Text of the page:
A new report (PDF) from the United States Government Accountability Office (GAO) says that Americans’ Social Security numbers (SSNs) are still being exposed to potential identity theft and misuse attributed to federal laws riddled with loopholes and the lack of proper oversight of information brokers.
The GAO found that there are a number of federal laws and regulations that require agencies at all levels of government to frequently collect and use SSNs. Vulnerabilities persist in federal laws addressing SSN collection and use by private sector entities.
“For example, although federal laws place restrictions on reselling some personal information, these laws apply only to certain types of private sector entities, such as financial institutions. Consequently, information resellers are not covered by these laws, and there are few restrictions placed on these entities’ ability to obtain, use, and resell SSNs for their businesses. Vulnerabilities also exist in federal law and agency oversight for different industries that share SSNs with their contractors.” wrote Daniel Bertoni, GAO Director.
The report goes on to detail how private sector entities collect SSNs from various sources and how they use them for identity verification purposes.
In 2004 the GAO reported an estimated 42 million Medicare cards, 8 million Department of Defense (DOD) insurance cards and 7 million Department of Veterans Affairs (VA) beneficiary cards displayed entire SSNs. The Centers for Medicare and Medicaid Services does not plan to remove the SSNs from Medicare cards but the DOD and the VA have begun taking actions to remove them. The VA is issuing new cards without SSNs between 2004 and 2009 until all previous cards are replaced.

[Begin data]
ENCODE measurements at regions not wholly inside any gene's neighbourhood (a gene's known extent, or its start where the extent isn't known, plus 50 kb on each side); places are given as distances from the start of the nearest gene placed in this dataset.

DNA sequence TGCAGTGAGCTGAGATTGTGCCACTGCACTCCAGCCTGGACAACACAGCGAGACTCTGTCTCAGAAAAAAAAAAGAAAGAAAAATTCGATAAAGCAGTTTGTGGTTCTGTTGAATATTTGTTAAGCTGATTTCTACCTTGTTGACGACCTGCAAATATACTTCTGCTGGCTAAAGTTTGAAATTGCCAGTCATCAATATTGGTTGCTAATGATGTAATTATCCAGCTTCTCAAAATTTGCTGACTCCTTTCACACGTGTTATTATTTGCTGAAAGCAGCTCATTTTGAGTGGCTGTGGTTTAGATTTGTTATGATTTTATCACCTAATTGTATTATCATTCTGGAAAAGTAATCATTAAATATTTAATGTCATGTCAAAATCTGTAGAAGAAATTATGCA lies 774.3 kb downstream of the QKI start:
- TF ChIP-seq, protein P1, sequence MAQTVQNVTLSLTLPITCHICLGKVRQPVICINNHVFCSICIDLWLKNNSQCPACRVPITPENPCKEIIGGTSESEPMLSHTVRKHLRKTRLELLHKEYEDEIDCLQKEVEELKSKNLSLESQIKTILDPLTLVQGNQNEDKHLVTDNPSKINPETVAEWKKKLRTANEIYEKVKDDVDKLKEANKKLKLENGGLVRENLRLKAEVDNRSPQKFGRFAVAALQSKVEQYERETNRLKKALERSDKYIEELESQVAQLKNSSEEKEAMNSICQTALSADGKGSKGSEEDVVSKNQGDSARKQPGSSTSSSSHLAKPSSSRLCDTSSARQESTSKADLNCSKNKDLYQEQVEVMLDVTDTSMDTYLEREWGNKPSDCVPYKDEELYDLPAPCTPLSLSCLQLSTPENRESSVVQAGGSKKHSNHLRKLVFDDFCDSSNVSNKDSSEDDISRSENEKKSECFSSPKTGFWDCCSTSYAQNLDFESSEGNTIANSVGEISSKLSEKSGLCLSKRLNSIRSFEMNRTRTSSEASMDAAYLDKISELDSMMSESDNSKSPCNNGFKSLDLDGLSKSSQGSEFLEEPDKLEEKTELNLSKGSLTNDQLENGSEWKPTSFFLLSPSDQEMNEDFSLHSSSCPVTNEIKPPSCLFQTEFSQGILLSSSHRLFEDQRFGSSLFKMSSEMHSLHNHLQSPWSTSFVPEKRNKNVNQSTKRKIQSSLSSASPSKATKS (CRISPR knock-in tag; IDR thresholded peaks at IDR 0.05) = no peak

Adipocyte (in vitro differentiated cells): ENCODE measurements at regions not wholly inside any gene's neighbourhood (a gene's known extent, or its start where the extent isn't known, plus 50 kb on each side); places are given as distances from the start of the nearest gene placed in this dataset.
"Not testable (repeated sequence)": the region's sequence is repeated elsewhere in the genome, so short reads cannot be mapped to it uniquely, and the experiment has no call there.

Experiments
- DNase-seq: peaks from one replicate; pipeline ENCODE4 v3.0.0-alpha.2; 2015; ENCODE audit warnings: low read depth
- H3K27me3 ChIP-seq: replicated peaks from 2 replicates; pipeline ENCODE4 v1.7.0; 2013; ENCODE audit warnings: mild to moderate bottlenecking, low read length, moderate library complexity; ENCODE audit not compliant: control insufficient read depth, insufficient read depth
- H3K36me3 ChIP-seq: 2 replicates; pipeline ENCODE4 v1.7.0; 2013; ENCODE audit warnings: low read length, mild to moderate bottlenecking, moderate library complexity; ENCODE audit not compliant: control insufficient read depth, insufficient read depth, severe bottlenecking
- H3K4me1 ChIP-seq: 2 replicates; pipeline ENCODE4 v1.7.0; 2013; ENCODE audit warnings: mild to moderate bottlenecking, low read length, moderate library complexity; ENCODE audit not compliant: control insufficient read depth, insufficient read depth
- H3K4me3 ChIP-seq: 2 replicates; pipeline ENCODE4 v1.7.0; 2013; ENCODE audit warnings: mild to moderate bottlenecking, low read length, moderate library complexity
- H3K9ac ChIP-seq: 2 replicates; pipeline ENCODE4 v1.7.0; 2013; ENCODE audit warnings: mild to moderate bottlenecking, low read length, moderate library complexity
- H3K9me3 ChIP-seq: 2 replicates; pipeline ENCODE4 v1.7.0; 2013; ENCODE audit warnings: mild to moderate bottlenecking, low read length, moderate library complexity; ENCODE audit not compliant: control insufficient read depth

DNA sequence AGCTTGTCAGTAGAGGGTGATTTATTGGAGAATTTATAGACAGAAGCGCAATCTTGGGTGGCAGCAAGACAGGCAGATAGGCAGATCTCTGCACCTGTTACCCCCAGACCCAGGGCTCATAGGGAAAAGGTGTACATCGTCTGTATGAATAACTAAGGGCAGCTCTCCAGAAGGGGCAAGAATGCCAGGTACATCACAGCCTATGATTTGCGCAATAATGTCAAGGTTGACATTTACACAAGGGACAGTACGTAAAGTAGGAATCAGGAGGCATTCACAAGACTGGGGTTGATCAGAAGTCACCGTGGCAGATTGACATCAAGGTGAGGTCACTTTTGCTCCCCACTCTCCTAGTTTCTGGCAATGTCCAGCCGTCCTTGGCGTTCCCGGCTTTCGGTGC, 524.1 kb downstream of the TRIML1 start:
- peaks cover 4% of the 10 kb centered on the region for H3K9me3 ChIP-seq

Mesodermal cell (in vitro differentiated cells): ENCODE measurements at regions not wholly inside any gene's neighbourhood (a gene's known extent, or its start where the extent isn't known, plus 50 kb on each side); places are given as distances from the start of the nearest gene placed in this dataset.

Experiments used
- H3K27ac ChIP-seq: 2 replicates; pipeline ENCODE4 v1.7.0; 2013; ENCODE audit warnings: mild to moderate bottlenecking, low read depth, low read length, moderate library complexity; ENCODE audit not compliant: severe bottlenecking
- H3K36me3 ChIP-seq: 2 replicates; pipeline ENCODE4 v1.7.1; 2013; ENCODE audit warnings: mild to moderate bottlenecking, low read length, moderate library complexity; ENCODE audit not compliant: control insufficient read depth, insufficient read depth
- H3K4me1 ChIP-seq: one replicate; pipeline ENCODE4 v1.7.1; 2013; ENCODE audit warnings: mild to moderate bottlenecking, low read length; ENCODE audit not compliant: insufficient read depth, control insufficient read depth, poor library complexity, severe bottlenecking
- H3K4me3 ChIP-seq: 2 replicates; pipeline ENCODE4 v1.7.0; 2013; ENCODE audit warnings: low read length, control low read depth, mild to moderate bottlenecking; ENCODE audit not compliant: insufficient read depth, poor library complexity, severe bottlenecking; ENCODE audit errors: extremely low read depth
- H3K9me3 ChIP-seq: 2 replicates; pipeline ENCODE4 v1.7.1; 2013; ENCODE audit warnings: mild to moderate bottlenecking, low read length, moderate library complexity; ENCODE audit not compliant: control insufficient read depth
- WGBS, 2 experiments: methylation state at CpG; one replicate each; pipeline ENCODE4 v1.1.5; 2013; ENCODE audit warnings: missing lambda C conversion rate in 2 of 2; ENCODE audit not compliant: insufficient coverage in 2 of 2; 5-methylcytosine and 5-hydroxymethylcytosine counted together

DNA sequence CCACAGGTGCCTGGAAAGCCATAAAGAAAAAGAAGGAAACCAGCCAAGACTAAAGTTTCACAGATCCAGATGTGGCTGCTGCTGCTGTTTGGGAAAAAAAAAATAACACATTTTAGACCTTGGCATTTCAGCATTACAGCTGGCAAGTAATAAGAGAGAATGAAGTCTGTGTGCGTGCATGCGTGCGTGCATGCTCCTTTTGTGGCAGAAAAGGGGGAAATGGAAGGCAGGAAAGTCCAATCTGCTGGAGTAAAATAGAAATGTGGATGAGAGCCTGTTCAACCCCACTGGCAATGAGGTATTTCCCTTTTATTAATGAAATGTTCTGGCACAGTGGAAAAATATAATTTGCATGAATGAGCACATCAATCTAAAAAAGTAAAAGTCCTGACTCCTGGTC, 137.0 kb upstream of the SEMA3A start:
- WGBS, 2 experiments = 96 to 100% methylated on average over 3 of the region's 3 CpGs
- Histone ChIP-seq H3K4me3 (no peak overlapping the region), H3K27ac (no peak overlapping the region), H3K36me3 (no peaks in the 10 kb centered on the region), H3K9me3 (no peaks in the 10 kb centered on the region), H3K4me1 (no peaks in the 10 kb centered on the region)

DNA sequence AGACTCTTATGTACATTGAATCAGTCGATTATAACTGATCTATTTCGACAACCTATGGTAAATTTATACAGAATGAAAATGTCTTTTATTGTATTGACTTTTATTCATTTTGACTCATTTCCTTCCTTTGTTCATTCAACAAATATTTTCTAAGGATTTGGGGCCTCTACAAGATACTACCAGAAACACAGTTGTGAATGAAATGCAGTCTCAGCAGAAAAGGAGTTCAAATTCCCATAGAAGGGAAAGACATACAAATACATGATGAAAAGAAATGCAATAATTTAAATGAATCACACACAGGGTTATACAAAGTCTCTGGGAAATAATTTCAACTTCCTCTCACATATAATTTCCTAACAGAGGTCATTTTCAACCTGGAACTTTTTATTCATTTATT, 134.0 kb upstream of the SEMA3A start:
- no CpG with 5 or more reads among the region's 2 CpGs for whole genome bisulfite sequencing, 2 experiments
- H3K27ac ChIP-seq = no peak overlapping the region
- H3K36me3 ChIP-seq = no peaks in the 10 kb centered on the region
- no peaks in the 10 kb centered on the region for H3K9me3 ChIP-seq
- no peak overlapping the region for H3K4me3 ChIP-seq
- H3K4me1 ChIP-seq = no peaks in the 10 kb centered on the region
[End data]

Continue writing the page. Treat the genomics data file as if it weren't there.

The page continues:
In their review of government uses of SSNs, some federal, state and local agencies do not consistently fulfill the Privacy Act requirements that they inform individuals whether SSN disclosure is mandatory or voluntary, provide the statutory or other authority under which the SSN request is made, or to indicate how the SSN will be used when they request them from individuals.
The SSN Protection Act of 2007 (federal legislation recently proposed by Representative Edward Markey) would give the Federal Trade Commission (FTC) rulemaking authority to restrict the sale and purchase of SSNs and determine appropriate exemptions such as law enforcement or national security.
Federal law that oversees the sharing of personal information in the financial services industry is very extensive, but federal law that oversees the tax preparation and telecommunications industries is somewhat lacking.
Some information resellers truncate SSNs by showing only the first 5 digits, others truncate SSNs by showing only the last 4 digits. Because of the lack of SSN truncation standards, even truncated SSNs remain vulnerable to potential misuse by identity thieves and others.
The GAO report does commend the President’s Identity Theft Task Force advocating decreased usage of SSNs at all levels of government and the guidelines (PDF) issued recently by the Office of Management and Budget (OMB) for designing data breach notification plans at all federal agencies.
The report concludes that the use of SSNs as a key identifier in both the public and private sectors will likely continue since there are currently no other widely accepted alternatives and that it would be helpful to take additional steps to protect them.
Recently the Department of Homeland Security (DHS) acknowledged to Congress that they were the victims of more than 800 hacker break-ins, virus outbreaks and other computer security problems over a two year period.
More attention is being focused on government security breaches and they’re finally beginning to take the problems seriously. It’s taken over 4 years for the federal government to slowly begin complying with the Federal Information Security Management Act (FISMA), a law created to make federal agencies aware of the information assets and the systems connected to their networks. For more information on identity theft and how to protect yourself, visit the FTC web site.
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